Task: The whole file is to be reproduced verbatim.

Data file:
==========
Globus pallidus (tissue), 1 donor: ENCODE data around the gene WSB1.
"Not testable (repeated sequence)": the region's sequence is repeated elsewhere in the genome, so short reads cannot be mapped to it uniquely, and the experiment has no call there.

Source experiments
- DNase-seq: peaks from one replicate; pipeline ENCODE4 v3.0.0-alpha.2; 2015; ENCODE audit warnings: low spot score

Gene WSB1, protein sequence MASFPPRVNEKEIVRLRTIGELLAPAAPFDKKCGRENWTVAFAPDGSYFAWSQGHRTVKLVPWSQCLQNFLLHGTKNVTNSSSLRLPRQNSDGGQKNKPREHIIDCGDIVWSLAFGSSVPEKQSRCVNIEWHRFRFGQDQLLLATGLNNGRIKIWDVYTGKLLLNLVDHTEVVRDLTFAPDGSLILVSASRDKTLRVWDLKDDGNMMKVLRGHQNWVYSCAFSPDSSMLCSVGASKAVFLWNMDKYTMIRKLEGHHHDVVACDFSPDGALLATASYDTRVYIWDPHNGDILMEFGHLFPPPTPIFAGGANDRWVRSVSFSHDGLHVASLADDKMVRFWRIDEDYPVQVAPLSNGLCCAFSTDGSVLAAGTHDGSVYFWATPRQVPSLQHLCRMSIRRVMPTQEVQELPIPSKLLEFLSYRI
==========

Globus pallidus (tissue), 1 donor: ENCODE data around the gene WSB1.
"Not testable (repeated sequence)": the region's sequence is repeated elsewhere in the genome, so short reads cannot be mapped to it uniquely, and the experiment has no call there.

Source experiments
- DNase-seq: peaks from one replicate; pipeline ENCODE4 v3.0.0-alpha.2; 2015; ENCODE audit warnings: low spot score

Gene WSB1, protein sequence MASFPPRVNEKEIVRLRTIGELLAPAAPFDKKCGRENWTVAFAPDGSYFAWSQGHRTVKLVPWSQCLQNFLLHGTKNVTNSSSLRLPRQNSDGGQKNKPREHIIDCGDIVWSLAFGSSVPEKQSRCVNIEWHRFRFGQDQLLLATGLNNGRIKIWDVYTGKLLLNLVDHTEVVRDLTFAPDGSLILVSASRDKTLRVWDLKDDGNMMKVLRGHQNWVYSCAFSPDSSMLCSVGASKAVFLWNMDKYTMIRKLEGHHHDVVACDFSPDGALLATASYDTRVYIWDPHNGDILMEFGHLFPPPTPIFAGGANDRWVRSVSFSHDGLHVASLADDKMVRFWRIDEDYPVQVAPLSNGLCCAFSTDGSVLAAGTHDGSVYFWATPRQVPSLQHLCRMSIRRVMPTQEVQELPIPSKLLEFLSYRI